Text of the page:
4.       Post FREE job listings and receive FREE access to NoVaTechVets.org, a database of more than 800,000 Veteran resumes through the NVTC Veteran Employment Initiative (VEI). NVTC also provides resources and training to promote best practices in Veteran recruitment, training and retention, connections with the region’s academic institutions.

5.       Network on Engage! Engage is NVTC’s dynamic members-only platform to network, collaborate and communicate. Now you won’t have to wait until the next NVTC event to network with your NVTC peers…you can now connect with them 24/7 online!

 6.       Enhance your organization’s public policy advocacy efforts. NVTC is front and center in Richmond to advocate for issues that are important to members and to advance a pro-business, pro-technology agenda. NVTC’s full-time advocacy team can offer counsel on your policy objectives and help you connect to policymakers.

 7.       Promote and brand your business through NVTC’s sponsorship and advertising opportunities. Reach thousands of technology decision-makers or target a very specific market or industry sector. Contact Yolanda Lee at ylee@nvtc.org to create your personalized advertising/sponsorship plan.

 8.       Put your business on the Techtopia Maps. For more than 15 years, the NVTC Techtopia Map has been our way of “branding” Northern Virginia and the National Capital region as a premiere technology corridor. Sign up today to ensure that your company is represented among other key players in the technology community on the 2017 Techtopia Maps which include the main Techtopia Map and three industry-specific maps: Cybersecurity, Big Data & Analytics and Health IT Map.

 9.       Utilize NVTC’s searchable member directory. NVTC members have access to a detailed online business-to business directory to help you find business contacts and potential partners. Offering complete contact information of all other NVTC members, the members-only directory is one of the most valuable tools in your membership.

10.   Participate in NVTC’s new Tech Talent Initiative. Leverage your organization’s efforts to recruit, hire, retain and upskill your workforce and expand your connections to the academic community through NVTC’s new Tech Talent Initiative. Learn how you can participate in NVTC’s workforce research efforts and assistance opportunities.

 11.   Expand your company’s communications outreach by utilizing NVTC’s communications resources. By updating your organization’s expertise on your member profile, NVTC can help connect you to reporters who contact us for stories. You can also submit your news for publication on the member news section of the NVTC website.

 12.   Contribute an NVTC guest blog post and showcase your organization’s unique expertise.

 13.   Hire an intern through the VEI Scholars Summer Internship Program. NVTC member companies can provide student Veterans from 14 NVTC member colleges and universities with professional mentoring and meaningful work-based experiences by participating in the Scholars program.

 14.   Highlight your organization in the monthly Member Spotlight section on the NVTC website and eNewsletter.

 15.   Stay informed about NVTC and the latest tech industry news and trends by reading NVTC’s The Voice of Technology magazine and NVTC’s weekly member eNewsletter.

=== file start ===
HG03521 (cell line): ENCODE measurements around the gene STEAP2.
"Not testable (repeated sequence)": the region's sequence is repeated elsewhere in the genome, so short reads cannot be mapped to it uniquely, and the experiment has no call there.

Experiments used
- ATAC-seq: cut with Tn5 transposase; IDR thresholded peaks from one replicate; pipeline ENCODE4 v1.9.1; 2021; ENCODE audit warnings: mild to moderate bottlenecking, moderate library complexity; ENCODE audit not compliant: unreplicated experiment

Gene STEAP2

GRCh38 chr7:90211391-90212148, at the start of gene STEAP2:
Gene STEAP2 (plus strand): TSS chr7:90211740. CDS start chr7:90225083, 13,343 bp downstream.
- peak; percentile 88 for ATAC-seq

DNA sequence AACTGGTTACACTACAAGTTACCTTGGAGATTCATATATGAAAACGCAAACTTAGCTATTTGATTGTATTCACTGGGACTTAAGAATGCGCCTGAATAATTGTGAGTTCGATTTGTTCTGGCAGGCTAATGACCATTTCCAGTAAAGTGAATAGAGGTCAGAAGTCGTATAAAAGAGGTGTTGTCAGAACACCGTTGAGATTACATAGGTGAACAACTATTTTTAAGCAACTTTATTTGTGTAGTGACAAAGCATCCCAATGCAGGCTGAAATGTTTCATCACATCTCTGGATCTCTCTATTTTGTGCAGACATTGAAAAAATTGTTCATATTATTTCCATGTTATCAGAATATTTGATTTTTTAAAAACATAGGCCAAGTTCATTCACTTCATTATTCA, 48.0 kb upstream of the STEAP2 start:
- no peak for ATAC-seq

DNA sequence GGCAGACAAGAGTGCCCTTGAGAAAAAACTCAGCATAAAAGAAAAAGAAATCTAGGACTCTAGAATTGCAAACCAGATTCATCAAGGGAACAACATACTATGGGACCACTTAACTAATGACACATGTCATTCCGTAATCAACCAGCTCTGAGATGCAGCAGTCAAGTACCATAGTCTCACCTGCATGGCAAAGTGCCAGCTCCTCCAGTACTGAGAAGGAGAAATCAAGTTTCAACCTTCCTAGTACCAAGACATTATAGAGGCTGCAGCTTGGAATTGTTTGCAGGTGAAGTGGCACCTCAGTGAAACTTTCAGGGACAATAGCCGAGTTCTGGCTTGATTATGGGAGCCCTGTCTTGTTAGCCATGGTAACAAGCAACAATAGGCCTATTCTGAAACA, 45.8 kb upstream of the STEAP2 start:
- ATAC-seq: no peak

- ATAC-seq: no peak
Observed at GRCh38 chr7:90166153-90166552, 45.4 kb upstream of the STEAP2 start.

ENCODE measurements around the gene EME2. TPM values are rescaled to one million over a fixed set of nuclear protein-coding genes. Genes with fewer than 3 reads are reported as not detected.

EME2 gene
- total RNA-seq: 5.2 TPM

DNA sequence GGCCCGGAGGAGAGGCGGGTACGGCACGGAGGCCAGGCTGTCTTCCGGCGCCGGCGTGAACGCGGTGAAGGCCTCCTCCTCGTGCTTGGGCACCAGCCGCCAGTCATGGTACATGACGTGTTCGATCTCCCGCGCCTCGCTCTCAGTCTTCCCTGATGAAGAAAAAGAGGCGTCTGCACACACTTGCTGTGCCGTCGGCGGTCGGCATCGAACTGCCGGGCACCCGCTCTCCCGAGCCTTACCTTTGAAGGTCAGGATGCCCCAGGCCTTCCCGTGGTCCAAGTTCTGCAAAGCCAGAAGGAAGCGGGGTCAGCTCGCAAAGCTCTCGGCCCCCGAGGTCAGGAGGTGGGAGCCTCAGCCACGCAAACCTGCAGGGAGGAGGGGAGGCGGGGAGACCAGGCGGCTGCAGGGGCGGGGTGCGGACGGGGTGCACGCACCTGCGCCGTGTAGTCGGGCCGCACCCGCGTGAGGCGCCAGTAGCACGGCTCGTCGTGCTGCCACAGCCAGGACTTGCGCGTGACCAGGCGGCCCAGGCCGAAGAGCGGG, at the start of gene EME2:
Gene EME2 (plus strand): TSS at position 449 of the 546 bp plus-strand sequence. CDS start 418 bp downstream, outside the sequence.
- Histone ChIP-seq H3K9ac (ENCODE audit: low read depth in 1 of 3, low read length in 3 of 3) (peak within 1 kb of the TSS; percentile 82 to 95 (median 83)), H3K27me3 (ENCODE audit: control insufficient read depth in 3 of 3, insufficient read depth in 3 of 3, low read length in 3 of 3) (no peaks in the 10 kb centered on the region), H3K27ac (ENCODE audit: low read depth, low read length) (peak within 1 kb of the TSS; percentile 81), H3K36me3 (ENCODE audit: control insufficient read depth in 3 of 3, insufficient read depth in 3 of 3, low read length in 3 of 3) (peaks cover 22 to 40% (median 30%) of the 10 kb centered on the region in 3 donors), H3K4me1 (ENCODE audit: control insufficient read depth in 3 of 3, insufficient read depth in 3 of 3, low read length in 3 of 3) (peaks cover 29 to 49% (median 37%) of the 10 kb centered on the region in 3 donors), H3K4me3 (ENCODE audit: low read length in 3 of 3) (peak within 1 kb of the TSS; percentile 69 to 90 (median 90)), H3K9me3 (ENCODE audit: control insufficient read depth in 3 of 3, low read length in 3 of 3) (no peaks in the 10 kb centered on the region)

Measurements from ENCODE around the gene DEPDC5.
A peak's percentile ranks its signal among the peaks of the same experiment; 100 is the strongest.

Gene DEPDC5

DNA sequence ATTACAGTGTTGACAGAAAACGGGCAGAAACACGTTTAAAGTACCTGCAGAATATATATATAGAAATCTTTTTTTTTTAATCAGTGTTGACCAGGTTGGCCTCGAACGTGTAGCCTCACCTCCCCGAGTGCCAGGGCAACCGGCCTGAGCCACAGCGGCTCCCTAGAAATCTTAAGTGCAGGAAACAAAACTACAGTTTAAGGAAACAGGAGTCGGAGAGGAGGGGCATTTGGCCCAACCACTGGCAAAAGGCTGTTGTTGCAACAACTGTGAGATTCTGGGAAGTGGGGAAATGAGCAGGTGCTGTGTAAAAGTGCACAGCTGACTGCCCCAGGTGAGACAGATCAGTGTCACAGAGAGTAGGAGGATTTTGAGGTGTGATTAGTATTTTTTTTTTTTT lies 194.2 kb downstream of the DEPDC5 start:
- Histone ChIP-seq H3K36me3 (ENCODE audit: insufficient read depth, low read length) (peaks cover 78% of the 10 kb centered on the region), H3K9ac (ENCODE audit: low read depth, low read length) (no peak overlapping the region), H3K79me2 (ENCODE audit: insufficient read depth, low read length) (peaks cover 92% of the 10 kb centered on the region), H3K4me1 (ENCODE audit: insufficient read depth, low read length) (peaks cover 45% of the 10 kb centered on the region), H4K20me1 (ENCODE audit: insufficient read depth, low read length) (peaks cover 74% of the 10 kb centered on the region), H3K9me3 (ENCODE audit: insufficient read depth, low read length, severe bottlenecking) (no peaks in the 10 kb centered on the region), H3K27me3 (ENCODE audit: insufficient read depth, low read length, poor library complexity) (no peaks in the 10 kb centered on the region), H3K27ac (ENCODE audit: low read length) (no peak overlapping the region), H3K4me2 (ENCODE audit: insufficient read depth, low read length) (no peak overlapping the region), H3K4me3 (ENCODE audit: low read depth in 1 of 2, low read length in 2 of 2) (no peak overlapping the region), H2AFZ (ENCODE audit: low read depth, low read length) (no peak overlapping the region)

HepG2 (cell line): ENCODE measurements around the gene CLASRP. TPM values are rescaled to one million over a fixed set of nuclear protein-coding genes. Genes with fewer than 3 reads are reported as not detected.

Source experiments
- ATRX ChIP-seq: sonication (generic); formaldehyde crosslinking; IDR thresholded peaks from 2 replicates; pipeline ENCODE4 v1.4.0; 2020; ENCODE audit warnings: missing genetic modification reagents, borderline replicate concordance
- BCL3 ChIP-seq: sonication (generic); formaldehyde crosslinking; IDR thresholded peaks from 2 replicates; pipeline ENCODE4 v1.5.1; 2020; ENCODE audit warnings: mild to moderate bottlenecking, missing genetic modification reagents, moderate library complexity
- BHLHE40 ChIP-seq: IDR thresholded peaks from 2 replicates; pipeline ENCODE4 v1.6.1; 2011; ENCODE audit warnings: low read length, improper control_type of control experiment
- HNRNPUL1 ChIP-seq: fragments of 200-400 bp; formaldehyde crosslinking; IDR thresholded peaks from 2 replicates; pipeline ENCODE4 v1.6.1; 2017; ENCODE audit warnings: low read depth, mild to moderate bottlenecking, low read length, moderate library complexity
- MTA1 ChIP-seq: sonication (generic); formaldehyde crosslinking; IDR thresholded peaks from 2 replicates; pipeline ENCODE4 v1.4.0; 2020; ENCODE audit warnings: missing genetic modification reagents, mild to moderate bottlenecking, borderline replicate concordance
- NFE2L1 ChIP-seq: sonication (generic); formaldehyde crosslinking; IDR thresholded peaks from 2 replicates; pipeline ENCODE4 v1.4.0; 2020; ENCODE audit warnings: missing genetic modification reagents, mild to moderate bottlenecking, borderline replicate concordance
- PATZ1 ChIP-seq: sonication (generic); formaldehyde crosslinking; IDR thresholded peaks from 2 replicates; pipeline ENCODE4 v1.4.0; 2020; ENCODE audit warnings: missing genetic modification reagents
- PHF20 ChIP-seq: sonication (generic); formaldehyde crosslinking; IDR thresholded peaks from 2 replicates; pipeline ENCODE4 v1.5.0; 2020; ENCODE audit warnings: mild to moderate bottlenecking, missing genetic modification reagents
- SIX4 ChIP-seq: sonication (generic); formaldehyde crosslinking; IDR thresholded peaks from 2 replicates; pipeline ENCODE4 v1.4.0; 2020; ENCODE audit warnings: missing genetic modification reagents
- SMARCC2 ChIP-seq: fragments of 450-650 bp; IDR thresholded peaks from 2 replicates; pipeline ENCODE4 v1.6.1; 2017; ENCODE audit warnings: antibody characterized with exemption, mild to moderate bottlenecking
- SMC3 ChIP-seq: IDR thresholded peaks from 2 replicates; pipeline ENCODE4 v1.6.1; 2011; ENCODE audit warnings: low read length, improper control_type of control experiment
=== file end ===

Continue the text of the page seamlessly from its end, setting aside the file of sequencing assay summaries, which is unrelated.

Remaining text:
16.   Read the NVTC daily news summary in your inbox and keep up to date on the biggest technology articles of the day from all major and trade publications.

 17.   Access NVTC’s members-only Resource Library that offers a comprehensive collection of webinars, podcasts, articles and other publications developed by NVTC and its members.

 18.   Recruit on NVTC’s job board. NVTC offers a job board for NVTC members to post positions and for applicants to apply.

 19.   Start saving! NVTC Member Advantage program provides members with money saving member-exclusive discounts on a variety of valuable products and services while facilitating mutually beneficial business relationships between NVTC member companies.

20.   Take advantage of discounted health screenings. NVTC members get an exclusive discount on a comprehensive physical health exam offered through Inova Health System’s Executive Health Screening Program.

21.   NVTC members get access to preferred pricing and special discounts on select Insperity HR solutions, including Workforce Optimization, Workforce Synchronization, Payroll Services, Time and Attendance, Organizational Planning, Recruiting Services, Expense Management and Financial Services. Insperity, Inc. is a leading provider of human resources and business performance solutions.

22.   Participate in NVTC’s exclusive RiskNet and BeneNet discount programs and get reduced rates on insurance and employee benefit programs for companies of all sizes.

23.   Save on office at Office Depot. As a member, you will be able to enroll in the discount program to enjoy incredible savings on office supplies, ink and toner, paper, and coffee and break room essentials.

24.   Save 30% on UPS shipping! Members can now save up to 30% on UPS shipping services thanks to a new exclusive agreement with NVTC! That’s a significant savings, all with a carrier that guarantees delivery of more packages around the world than anyone, and delivers more packages overnight on time in the US than any other carrier.

25.   Utilize NVTC’s free conference room space: NVTC offers free conference room space for small technology and associate member companies (1-9 employees) at NVTC headquarters in the CIT building in Herndon. Email Yolanda Lee at ylee@nvtc.org for details.